Samsung Galaxy Note 10+: A Quick Follow-Up

Posted on September 8, 2019 by Paul Thurrott in Android, Mobile with 19 Comments

I’m obviously weeks behind other reviewers when it comes to the Note 10+. So here’s a quick check-in on my experience.

It’s been mostly positive: The Note 10+ display is gorgeous, even in its default FHD+ (2280 x 1080) setting—it can be manually configured to use its native WQHD+ (3040 x 1440) resolution or HD+ (1520 x 720) instead—which I assume is a good balance of looks and battery life. I see no reason to change that, and so far, at least, the battery life has been great. I don’t really go out into the world like many people each day, but I’d be surprised if it didn’t last for a full day of heavy usage.

The size of the display is likewise fantastic, and for anyone with aging or failing eyes, this size phone (or bigger, down the road) may solve some problems. I was curious to see whether I could use the Note 10+ to read in the morning—I’m currently using a full-sized iPad but would prefer an iPad mini—but it may be a bit too small for that purpose. I could see watching movies on it during trips, but only if there were power or the flights weren’t too long.

Samsung Galaxy S8+ (left) vs. Galaxy Note 10+ (right)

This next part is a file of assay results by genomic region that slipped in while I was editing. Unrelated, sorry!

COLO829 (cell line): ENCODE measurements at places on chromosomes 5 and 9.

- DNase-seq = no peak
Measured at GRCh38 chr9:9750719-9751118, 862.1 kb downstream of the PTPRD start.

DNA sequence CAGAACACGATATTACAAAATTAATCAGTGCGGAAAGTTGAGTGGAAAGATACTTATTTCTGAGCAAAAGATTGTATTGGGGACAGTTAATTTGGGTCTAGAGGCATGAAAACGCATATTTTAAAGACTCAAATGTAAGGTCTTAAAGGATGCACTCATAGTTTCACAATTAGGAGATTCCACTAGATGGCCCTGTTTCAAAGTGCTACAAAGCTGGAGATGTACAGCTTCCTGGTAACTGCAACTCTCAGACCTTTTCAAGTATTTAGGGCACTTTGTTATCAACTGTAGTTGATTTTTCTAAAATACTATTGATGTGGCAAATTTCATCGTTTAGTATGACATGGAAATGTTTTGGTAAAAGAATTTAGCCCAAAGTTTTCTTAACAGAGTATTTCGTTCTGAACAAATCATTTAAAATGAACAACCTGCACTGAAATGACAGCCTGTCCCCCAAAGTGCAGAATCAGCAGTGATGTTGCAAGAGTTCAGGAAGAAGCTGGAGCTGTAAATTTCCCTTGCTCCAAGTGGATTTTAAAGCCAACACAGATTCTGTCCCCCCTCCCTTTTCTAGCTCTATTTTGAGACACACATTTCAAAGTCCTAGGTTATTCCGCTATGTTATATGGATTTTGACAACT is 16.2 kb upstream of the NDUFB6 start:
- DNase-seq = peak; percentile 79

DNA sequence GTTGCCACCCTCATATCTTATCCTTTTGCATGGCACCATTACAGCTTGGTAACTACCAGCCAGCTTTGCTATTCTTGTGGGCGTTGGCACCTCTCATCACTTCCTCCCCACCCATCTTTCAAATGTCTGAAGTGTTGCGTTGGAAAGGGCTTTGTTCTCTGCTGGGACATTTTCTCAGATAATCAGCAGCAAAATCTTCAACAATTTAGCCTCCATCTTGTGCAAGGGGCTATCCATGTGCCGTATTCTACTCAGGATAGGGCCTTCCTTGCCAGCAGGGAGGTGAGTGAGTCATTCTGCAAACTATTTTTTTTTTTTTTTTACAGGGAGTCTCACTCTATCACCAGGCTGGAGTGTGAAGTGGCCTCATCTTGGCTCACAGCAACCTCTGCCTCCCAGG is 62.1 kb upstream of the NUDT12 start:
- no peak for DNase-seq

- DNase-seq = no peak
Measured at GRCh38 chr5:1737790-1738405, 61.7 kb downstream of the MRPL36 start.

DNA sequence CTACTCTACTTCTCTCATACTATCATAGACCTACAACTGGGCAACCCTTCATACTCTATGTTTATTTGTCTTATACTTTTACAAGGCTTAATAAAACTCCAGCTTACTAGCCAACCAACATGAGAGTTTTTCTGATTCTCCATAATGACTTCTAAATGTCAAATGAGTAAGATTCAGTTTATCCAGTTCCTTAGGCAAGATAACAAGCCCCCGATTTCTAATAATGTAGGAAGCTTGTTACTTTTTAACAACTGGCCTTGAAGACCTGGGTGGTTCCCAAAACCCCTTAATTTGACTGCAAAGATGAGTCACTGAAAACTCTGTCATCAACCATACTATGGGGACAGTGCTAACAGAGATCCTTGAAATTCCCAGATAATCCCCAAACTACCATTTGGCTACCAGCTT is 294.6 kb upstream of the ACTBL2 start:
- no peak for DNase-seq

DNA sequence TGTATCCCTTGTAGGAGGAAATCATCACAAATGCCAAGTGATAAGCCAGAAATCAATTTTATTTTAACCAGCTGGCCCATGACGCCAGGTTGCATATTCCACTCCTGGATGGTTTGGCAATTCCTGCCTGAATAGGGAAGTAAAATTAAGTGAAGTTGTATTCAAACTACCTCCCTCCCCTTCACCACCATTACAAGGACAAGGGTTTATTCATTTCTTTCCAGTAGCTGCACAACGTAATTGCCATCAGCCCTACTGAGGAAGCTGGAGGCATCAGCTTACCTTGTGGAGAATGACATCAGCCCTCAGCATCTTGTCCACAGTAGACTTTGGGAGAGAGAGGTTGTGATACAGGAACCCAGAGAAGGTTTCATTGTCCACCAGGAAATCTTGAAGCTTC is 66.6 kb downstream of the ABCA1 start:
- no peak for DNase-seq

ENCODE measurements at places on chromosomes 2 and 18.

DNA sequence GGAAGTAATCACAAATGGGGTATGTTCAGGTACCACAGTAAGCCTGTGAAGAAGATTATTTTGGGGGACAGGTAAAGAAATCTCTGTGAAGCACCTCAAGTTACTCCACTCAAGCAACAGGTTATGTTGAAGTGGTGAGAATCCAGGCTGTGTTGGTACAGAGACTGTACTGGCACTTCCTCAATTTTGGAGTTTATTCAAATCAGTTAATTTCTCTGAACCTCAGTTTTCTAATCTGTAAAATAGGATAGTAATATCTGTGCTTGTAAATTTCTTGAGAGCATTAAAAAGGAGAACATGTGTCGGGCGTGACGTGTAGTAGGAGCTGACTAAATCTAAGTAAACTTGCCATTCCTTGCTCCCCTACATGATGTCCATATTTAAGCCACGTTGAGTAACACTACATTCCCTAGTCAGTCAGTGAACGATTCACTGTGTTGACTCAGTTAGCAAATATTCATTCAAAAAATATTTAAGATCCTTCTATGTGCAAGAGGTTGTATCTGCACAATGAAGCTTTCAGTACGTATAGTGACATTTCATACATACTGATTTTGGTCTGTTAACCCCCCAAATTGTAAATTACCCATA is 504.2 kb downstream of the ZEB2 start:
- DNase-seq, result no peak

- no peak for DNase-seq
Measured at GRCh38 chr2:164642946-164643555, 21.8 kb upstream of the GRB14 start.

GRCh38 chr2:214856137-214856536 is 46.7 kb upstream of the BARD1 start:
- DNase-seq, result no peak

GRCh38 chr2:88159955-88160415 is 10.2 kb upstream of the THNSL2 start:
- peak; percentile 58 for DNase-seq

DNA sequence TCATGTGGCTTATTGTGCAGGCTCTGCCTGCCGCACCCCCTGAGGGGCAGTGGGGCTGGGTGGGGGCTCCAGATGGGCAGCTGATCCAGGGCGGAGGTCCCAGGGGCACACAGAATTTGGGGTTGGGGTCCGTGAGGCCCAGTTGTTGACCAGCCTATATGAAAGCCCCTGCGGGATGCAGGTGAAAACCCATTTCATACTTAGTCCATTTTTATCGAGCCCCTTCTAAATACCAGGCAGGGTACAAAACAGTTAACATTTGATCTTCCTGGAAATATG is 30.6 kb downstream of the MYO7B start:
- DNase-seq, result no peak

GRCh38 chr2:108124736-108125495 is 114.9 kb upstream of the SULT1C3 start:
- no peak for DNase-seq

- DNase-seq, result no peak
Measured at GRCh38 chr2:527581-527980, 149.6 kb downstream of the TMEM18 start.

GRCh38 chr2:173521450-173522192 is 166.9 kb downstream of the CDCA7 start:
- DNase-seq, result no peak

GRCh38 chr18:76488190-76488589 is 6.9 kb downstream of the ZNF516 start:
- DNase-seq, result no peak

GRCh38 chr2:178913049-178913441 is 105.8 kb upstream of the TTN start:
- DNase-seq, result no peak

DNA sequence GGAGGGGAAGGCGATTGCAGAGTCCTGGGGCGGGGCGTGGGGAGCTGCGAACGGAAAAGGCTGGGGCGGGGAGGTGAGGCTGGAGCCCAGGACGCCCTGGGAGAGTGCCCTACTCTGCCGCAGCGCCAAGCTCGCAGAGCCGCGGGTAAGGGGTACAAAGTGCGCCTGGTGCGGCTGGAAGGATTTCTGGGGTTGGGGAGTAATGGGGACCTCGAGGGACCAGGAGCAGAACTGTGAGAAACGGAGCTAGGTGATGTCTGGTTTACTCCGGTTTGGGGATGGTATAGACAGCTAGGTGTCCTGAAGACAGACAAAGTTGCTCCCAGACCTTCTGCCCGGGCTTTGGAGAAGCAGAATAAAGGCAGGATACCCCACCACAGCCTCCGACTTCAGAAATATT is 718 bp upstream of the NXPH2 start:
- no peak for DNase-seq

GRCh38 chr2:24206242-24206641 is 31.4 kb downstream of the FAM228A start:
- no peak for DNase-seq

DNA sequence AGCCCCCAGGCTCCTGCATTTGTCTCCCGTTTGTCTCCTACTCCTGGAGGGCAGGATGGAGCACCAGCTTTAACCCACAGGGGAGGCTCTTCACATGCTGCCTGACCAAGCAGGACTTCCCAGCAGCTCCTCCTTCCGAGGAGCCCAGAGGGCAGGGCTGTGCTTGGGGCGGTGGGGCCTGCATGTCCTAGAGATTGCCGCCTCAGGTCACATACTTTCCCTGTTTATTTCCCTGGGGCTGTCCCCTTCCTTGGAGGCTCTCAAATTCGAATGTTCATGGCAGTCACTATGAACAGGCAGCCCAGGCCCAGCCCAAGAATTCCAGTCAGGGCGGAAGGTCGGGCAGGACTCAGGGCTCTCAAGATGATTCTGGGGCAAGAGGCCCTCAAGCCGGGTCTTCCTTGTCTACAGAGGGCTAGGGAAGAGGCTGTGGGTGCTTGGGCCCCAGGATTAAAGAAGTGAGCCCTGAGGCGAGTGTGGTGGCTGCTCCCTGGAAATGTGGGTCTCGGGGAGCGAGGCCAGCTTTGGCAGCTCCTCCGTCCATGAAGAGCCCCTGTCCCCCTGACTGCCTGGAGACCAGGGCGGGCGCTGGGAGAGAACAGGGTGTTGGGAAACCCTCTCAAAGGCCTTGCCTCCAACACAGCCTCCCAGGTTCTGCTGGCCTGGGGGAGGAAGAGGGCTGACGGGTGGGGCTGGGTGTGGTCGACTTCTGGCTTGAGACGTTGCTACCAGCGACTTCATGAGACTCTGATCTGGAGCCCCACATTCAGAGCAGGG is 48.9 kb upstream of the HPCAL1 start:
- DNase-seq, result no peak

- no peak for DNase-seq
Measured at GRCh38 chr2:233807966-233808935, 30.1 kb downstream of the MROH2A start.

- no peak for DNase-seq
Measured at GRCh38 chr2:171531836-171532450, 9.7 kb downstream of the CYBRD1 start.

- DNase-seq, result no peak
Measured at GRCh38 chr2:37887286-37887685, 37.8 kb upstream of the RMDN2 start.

One weird issue with a very large phone like this is that the usual, one-handed way of doing things doesn’t always work, and not always for the obvious reasons: Holding the phone normally in my right hand and stretching to reach a point in the upper-left of the display, the bottom of my palm, which is cradling the phone, has triggered items in the lower-right of the display multiple times now. My hands are big enough that I’ve been able to use many large phones with a single hand. But this is one the first times—this happened with the Lumia 1520 too—I’ve had this issue. It may require creating new muscle memories.

I’ve started running into reliability issues with the in-display fingerprint reader, and they’re very similar to what I experienced with the OnePlus 6T last year: Despite carefully enrolling two fingers, I’ve had multiple instances where neither registers, forcing me to use a PIN after a maddening few tries. This happened over the weekend several times, while out in the world, and while at the gym. And it’s kind of depressing. OnePlus never did fix the 6T, but the fingerprint reader in the OnePlus 7 Pro is much improved. But so far, the Note 10+ version is not working well at all.

I used the integrated Link to Windows function in the Note 10+’s notification shade to connect with the Your Phone app in Windows 10 on my NU, and it worked fine. I wouldn’t call this a game-changer per se, but by putting this interface right in the UI, and in the first notification shade, no less, it’s discoverable. And because there’s no (Your Phone Companion) app to install, it’s simpler and faster to make the connection.

In use, this works normally, but I was able to experience the screen mirroring function for the first time. It works well, with only minimal lag. But what I’d rather see is a free-floating screen mirror window instead of it being contained in the larger Your Phone window. That’s a minor quibble, though, and I’ll keep using the Note 10+ with Your Phone to see how the other integration bits—photos, messages, and notifications—work.